Darwinian evolution is a very limited and material-centered way of viewing life forms. Just look out in nature at all of the scattering of seed, migration of species and the like. Why should the universe around us be any different than what we see on this Earth?

“As below, so above; and as above so below. With this knowledge alone you may work miracles.”


Don’t talk to aliens, warns Stephen Hawking

THE aliens are out there and Earth had better watch out, at least according to Stephen Hawking. He has suggested that extraterrestrials are almost certain to exist — but that instead of seeking them out, humanity should be doing all it that can to avoid any contact.

The suggestions come in a new documentary series in which Hawking, one of the world’s leading scientists, will set out his latest thinking on some of the universe’s greatest mysteries.

Alien life, he will suggest, is almost certain to exist in many other parts of the universe: not just in planets, but perhaps in the centre of stars or even floating in interplanetary space. Read the rest of this entry »

You Should Have a Robust Backup System For Your Computer

I’ve had several friends with drives going out recently and it occurred to me that I should really look into getting a decent backup system. At first I thought of just burning DVD’s periodically or getting one of those 1-2 TB drives which attach to your USB port; but it all seemed to be a bit labor intensive. I just know that I would forget to backup at just the wrong time and lose critical files.

If you do anything business related on your computer, I think you will find that a good backup solution, even if it is only used ONCE, will pay for itself many times over.  Just think about all of the work that goes into creating and organizing the files on your computer and if your time and effort is worth anything, a few hundred dollars will seem like a pittance; especially when you consider the fact that, with a good backup solution, you can simply replace your drive and be back up and running with a few hours as if nothing happened.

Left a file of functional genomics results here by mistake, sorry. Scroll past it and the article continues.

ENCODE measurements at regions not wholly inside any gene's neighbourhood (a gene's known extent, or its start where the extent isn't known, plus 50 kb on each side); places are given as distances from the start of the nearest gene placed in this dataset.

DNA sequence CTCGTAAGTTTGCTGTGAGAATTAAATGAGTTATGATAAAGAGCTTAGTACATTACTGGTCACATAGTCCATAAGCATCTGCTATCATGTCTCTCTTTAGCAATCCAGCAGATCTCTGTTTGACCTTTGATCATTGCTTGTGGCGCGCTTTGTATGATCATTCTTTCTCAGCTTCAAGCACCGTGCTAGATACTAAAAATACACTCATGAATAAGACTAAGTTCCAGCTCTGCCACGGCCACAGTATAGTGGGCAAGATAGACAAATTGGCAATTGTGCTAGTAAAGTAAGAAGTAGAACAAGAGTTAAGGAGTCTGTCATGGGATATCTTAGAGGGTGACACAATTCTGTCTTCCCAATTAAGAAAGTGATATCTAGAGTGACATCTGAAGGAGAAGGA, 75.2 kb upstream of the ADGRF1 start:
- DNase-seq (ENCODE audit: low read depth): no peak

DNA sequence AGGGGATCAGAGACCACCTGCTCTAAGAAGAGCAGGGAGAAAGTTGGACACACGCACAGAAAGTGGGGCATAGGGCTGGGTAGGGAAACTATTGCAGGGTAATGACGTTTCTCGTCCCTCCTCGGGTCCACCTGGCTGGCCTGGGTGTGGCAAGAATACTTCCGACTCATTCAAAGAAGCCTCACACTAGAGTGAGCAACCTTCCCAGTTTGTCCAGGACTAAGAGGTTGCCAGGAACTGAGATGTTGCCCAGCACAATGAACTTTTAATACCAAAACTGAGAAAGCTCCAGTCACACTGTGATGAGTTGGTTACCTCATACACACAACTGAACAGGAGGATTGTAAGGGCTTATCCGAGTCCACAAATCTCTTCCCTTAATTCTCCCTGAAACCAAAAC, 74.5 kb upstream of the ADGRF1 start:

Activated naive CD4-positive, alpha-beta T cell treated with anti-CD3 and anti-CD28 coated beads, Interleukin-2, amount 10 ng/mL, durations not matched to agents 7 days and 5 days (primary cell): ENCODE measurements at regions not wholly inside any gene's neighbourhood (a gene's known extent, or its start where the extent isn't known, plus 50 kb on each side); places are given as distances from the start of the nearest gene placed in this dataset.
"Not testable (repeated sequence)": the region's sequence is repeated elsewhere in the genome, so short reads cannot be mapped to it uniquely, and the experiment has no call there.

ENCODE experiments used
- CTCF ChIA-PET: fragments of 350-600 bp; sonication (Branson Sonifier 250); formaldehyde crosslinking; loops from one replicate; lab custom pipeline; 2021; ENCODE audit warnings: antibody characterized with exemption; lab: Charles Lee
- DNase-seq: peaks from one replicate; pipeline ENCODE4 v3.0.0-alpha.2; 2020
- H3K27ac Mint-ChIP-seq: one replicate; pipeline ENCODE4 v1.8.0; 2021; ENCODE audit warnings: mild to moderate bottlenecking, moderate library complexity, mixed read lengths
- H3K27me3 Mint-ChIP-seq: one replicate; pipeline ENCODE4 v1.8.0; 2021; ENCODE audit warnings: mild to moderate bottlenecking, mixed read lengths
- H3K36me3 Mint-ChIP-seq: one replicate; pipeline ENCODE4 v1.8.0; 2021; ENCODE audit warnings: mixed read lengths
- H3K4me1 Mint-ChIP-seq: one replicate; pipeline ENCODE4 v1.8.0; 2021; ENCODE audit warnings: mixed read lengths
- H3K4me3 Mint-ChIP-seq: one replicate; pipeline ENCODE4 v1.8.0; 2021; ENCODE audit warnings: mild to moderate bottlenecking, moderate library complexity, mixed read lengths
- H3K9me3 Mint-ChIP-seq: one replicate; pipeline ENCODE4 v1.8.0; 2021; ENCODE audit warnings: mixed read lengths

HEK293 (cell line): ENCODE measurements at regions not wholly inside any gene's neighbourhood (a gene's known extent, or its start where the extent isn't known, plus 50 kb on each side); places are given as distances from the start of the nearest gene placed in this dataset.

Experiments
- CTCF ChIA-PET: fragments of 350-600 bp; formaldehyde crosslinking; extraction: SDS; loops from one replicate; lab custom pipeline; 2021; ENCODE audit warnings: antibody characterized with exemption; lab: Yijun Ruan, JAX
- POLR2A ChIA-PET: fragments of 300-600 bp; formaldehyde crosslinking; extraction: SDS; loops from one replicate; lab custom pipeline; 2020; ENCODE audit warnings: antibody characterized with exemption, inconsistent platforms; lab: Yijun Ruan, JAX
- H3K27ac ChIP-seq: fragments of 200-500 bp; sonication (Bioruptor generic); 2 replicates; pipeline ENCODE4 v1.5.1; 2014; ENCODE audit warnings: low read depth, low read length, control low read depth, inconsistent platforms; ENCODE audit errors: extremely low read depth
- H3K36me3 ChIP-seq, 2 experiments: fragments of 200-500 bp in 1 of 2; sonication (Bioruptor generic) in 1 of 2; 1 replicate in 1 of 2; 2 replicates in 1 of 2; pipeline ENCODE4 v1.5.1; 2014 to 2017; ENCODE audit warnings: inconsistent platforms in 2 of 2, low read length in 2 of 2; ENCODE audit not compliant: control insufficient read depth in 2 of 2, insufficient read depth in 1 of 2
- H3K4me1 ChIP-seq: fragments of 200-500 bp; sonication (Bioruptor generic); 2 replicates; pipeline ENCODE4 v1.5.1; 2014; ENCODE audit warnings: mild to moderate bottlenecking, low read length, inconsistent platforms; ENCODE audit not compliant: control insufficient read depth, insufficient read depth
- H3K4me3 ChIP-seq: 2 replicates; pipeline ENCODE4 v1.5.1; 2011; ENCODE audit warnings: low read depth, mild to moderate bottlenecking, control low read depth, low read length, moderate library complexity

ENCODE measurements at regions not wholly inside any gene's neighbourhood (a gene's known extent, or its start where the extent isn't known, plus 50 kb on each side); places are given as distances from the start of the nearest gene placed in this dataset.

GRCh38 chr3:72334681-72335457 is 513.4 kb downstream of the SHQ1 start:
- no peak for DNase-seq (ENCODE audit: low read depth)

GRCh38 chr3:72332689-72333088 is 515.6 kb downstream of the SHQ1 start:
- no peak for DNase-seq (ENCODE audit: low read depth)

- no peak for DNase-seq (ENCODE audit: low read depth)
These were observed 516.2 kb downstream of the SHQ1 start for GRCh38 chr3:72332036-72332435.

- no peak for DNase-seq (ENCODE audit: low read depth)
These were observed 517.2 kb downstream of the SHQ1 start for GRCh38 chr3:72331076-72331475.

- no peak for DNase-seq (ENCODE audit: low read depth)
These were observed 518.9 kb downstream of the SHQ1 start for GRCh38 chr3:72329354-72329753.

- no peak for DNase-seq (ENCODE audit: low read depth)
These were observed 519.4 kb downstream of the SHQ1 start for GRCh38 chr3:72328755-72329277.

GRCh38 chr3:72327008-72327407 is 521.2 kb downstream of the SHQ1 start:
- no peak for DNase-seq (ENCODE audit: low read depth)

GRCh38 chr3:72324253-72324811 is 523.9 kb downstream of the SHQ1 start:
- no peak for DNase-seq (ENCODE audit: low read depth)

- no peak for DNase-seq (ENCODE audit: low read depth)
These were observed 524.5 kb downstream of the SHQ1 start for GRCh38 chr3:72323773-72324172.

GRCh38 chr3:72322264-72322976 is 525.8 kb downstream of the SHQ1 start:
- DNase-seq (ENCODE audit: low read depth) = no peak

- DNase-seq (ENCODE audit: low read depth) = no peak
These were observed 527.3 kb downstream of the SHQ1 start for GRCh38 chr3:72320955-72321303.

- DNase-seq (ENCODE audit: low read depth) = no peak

Network Attached Storage

The solution which I feel is finally coming of age, for the home user on a budget, is Network Attached Storage (NAS); particularly NAS systems which support at least RAID 1 mirroring or similar setups which allow for redundancy.

While most of us can get away with having an external drive that we periodically copy our data to; there is still a good possibility that this drive will crash. If you are using this drive to archive files, then you will have lost data. So it is imperative to have a mirrored system to hold your data.

I waded through the various systems out there and the reviews. I found many which are “adequate” but inflexible; because they do not allow for future expansion. For example, I saw many which allow you to swap out drives; but cap the number of Terabytes you can have in the array.

Well, after a night of searching, I ran into a combination which gives you a total of 2TB (redundant, actually 4TB total) on a nicely featured NAS box.

Mirrored Hot Swappable 4TB Network Attached Storage System for Under $600

I recently ordered one of these diskless NAS boxes for under $200 after rebate:

It runs a tiny version of Linux and supports a variety of backup and file system protocols including Apple’s “Time Machine”. One nice aspect of it, is the fact that you can plug in any SATA or SATA II hard drive and have it do RAID 1. So you can always buy a larger drive in the future.

I saw this interesting bit of info in one of the reviews: